Sometimes tooth pain occurs when the nerve inside the tooth has become infected or inflamed as a result of decay, fracture or other trauma to the tooth. This can cause the nerve (dental pulp) inside the tooth to die. People experiencing this may come in to see us because there is sensitivity in their teeth to hot and/or cold and/or tenderness to biting. Sometimes there is a swelling or lump in their gums and/or a severe throbbing pain that may radiate through their jaw, possibly even causing a headache and disturbed sleep.
Depending on their signs and symptoms and following a series of tests, it may be determined that the nerve inside a tooth is dead or dying. Unfortunately, the internal disease will not heal by itself, even with oral antibiotics. There are two options available:
- Removal of the tooth (extraction)
- Root canal therapy (endodontic treatment)
What Is Root Canal Therapy?
Root canal therapy involves taking the diseased nerve out of the tooth.
- At the first appointment, Dr Teo will remove as much infection and debris from inside the tooth as possible. Then she’ll place an antibiotic and sedative (pain-relieving) medication inside it.
- In the following visit(s), the inside of the tooth is cleaned and shaped to ensure that the tooth is infection-free.
- The final stage involves filling the empty canal space(s) inside the tooth (where the nerve used to be) with a root filling material.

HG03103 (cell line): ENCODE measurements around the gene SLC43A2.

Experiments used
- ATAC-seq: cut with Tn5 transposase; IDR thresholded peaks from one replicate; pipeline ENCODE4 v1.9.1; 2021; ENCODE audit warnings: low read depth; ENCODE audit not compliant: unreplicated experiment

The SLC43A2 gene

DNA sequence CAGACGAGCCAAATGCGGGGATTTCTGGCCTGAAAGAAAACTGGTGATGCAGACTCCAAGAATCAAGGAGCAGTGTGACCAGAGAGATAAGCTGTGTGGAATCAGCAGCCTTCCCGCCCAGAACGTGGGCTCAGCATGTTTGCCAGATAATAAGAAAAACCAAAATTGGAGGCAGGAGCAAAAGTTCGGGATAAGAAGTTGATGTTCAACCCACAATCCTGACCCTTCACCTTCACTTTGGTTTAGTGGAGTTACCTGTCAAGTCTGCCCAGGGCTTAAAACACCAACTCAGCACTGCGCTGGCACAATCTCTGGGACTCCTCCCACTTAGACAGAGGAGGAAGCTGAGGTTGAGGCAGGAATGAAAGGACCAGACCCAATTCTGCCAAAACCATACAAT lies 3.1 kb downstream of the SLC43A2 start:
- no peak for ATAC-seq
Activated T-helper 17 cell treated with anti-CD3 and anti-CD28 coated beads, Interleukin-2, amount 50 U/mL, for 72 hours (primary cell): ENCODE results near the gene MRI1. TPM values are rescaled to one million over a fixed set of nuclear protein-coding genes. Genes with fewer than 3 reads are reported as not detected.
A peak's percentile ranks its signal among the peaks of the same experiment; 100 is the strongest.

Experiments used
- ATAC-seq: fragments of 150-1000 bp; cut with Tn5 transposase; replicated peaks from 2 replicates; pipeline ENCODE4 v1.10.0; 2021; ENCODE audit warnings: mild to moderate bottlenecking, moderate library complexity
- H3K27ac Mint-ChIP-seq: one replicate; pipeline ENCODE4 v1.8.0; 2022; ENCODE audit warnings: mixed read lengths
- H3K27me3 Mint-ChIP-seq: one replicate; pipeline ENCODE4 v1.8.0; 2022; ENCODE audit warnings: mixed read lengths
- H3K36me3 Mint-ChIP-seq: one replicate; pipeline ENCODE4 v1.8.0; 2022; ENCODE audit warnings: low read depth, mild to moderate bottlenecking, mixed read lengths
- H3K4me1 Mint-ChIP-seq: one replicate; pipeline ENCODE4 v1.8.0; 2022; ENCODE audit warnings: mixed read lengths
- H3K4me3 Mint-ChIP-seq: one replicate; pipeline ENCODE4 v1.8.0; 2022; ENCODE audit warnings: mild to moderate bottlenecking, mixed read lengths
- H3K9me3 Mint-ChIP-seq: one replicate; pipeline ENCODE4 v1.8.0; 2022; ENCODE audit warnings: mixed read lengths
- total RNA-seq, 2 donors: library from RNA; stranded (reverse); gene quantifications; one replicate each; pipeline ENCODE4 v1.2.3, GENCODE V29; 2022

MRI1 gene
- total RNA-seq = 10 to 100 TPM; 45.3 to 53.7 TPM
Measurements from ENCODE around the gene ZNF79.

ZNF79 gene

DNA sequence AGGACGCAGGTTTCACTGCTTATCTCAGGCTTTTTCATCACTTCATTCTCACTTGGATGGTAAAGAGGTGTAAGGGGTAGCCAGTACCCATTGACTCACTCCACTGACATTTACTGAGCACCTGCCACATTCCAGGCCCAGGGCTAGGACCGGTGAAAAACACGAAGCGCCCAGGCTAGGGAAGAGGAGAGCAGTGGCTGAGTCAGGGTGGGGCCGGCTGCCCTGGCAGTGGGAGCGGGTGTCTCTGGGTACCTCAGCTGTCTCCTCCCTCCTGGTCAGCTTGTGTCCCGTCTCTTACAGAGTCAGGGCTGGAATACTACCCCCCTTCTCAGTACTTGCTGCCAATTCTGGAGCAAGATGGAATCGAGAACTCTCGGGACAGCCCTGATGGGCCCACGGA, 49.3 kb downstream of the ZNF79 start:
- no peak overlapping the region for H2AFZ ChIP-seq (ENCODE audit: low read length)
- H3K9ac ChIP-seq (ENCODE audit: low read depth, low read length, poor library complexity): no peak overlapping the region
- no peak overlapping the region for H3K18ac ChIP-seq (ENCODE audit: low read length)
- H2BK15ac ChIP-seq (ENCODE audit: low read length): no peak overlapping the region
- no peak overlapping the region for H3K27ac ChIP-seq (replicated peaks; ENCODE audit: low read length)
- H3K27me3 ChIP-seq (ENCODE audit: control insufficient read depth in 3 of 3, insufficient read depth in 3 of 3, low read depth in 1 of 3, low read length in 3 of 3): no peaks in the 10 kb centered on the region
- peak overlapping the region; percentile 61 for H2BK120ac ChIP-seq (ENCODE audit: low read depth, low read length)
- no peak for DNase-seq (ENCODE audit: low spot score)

What Happens After Root Canal Therapy is Completed?
Once the tooth has settled, Dr Teo may recommend the placement of a crown to protect the top part of the tooth. A root-filled tooth is often weakened due to previously deep, extensive decay and may have cracks in it. The tooth is also more brittle than before. A crown may therefore reduce the risk of tooth breakage and splitting.
It’s important to be aware that root canal therapy is a complex treatment. While we have an excellent success rate, there is still a risk of the infection recurring, depending on the body’s response to treatment.
Why Does Root Canal Therapy Get Such Bad Press?
There is a general belief (fuelled by popular media) that root canal therapy is painful.
In fact, we find that in most cases, our patients have come in to see us because they have been experiencing toothache. Many experience a welcome and rapid relief of pain from the local anaesthetic that is given at the beginning of the root canal appointment. They may find that their pain is significantly reduced even when the effects of the anaesthetic wear off. This relief occurs because:
- the bacterial infection is physically removed
- the tissues around the tooth are sedated by the medicaments placed inside the root canal system
- the medicaments disinfect the root canal system and kill microorganisms that cause abscesses
If you have any questions, Dr Teo would be happy to answer them and to provide reassurance about the likely comfort and success of your root canal therapy.